However, it might be easy to overlook that one of the influential factors in achieving and increasing and/or maintaining employee engagement levels is the quality of the motivation and support they receive from their manager.

The impact between having a positive experience from their direct manager in regards to feeling like the are supported and motivated correlates with 8/10 (82%) of respondents agreeing they feel they are able to consistently do what they do best at work.

A stark comparison is that only half as many respondents - 4/10 (39%) - agree they feel they are able consistently what they do best at work, where they do not feel motivated and supported by their manager.

Organisations need to continually invest in finding the right people to lead teams and providing them with the training and support to provide the right levels of motivation and support to their teams.

Management to Staff Divide

Managers are often key to positive employee engagement, but their own engagement and views are also important; things get a bit more interesting if we split out those who are in management positions, where 3/4 (75%) agreed they were able to consistently do what they did best.

The figure was  lower for those not in management positions, with just under 7/10 (68%) feeling like they were able to agree.

While this difference between those in management positions, and those not, is potentially because managers have more control over their work, it still indicates an opportunity to improve employee engagement for organisations and managers who choose to consciously address this divide.

The Undecided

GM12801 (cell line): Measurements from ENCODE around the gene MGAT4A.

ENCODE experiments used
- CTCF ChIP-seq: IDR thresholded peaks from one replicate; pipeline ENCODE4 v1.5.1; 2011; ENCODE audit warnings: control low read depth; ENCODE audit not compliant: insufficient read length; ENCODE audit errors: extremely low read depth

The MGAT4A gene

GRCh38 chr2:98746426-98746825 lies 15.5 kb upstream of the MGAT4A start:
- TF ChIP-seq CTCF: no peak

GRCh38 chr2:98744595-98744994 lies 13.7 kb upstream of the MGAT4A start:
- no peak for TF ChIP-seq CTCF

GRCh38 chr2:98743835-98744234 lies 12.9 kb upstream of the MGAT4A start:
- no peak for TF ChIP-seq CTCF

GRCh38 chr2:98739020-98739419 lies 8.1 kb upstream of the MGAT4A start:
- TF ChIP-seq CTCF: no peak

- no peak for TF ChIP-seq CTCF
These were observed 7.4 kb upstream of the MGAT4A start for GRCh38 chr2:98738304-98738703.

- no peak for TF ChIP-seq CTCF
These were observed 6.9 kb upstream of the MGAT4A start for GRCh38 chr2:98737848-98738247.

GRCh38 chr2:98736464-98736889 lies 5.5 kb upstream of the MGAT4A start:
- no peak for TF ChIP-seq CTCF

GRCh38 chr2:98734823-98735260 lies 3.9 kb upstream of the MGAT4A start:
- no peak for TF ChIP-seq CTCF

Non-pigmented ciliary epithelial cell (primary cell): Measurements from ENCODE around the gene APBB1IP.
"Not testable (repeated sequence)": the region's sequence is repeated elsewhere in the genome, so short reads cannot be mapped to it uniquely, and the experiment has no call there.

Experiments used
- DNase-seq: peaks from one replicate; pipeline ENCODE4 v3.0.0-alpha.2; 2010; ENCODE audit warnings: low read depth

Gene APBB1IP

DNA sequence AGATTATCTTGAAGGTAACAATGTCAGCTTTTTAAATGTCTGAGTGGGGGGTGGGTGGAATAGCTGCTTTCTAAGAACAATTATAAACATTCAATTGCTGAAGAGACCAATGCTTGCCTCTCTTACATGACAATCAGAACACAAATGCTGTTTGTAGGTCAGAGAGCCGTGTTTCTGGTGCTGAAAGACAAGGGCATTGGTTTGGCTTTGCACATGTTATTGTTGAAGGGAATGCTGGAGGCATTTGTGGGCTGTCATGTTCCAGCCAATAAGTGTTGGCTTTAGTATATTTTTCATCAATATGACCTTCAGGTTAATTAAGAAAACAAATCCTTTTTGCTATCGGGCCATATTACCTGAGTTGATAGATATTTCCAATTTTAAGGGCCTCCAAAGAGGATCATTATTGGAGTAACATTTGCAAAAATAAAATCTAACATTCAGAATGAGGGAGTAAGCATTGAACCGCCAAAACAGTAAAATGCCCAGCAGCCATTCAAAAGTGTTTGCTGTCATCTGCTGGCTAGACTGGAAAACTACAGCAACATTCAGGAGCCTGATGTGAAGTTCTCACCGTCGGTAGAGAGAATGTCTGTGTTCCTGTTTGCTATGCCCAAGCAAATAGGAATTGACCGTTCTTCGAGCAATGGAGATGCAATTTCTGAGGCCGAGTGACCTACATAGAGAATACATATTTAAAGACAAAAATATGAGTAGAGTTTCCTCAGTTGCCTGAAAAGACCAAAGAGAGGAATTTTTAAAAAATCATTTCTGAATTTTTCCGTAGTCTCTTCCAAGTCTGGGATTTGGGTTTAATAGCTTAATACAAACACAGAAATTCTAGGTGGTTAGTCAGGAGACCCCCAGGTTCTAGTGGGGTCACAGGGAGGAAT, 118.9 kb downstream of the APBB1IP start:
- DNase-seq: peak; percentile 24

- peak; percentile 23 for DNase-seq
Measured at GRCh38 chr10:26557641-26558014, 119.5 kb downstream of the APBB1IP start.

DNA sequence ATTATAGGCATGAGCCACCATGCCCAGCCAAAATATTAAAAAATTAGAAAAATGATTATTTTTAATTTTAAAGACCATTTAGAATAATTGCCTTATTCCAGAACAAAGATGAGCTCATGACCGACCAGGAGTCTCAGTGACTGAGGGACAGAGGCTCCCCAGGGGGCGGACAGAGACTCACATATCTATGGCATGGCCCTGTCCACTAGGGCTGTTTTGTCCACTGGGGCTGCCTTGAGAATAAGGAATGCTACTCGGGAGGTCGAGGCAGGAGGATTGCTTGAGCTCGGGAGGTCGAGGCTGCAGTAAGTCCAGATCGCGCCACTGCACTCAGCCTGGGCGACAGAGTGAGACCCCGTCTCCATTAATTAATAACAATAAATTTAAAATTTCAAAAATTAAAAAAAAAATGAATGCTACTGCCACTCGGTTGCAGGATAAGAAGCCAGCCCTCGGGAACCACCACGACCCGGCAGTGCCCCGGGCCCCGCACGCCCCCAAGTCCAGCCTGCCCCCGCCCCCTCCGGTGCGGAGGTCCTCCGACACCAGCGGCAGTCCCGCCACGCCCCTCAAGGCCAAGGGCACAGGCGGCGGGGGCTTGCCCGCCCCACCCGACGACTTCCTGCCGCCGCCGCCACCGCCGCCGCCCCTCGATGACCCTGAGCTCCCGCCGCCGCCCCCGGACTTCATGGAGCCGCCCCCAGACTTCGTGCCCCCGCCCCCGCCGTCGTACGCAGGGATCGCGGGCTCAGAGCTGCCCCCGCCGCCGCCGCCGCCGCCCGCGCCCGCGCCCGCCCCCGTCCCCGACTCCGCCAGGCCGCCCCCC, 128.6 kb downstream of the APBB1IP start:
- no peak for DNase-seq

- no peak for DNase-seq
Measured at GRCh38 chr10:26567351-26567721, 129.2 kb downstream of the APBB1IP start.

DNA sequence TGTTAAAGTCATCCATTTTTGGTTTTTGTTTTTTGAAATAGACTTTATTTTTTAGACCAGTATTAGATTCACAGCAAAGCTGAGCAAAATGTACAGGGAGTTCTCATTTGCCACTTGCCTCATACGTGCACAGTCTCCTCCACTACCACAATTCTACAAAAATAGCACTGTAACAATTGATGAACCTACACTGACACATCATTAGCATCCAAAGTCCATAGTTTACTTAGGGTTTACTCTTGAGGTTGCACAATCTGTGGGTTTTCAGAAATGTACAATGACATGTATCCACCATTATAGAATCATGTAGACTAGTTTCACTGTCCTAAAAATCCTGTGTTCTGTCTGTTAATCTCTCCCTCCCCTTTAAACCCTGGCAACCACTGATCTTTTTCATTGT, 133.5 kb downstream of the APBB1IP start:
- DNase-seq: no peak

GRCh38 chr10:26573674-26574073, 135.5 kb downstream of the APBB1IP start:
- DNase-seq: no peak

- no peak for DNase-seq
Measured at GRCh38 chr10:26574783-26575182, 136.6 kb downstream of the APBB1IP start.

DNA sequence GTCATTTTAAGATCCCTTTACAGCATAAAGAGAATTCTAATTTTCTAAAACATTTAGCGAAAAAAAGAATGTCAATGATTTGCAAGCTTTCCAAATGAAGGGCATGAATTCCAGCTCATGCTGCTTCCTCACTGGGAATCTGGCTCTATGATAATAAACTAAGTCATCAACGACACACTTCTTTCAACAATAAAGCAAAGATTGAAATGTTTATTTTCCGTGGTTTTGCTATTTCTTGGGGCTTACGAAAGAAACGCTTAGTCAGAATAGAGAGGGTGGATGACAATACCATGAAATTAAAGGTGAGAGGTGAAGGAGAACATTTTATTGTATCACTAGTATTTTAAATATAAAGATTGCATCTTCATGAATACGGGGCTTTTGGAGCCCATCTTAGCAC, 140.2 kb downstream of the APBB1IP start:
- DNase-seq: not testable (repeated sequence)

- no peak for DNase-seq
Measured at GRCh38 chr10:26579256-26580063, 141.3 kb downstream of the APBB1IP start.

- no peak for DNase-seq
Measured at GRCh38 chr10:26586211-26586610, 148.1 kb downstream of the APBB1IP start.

There was also a nearly identical 1/8 (12%) for both those in management roles and those which were not they neither agreed or disagreed with the statement that they felt they were able to consistently able to do what they did best at work. 

An element may be that they are unsure of what they do best, and what it would feel like to consistently be in this more positive and productive space. A clear opportunity for managers, and the organisations supporting them, to find ways of helping individuals understand what they do best and to try to help them work more in this area.

Age Seems to be a Factor

Across both those in management positions and those not, there was a notable decrease in their likelihood to agree with that they were able to consistently do their best at work as their age increased.

For managers the amount which agreed started around 5/10 (50%) for those 21-34 years old, going up 6/10 for those 35-44 (60%) and those 45-54 (62%), but then dropped significantly for those 55+ with only 9/20 (46%) agreeing they felt they are able to consistently do what they did best.

For those not in management positions the likelihood of those agreeing went from 7/10 (72%) for 21-34, up to 2/3 (67%) for both those 35-44 and 45-54, and then just down to 6/10 (62%) for those 55+.

How valuable would it be if your manager was better equipped to help you understand and harness your individual strengths?

With no significant statistical variation between managers/non-managers or age groups, pretty much on the dot 2/3 (66%) of respondents said they felt it would be very or extremely valuable if their manager was better equipped to harness their individual strengths.

If we added in the slightly valuable responses the figure is 94%, with only 2% saying it would be ‘not at all valuable’.

A great opportunity for organisations and teams to start looking to understand and fill the ‘strengths gap’ and help managers become better coaches and mentors; resulting in highly engaged employees which are likely to report better job satisfaction and a better work-life balance, especially when combined with regular and meaningful feedback.

How Strengthify can help

We carry out regular research around employee engagement to help organisations better understand what is currently impacting their employees. We provide consultancy, training and ongoing support to organisations wishing to improve managers' and team's engagement, well-being and productivty using positive psychology and a strengths-based approach.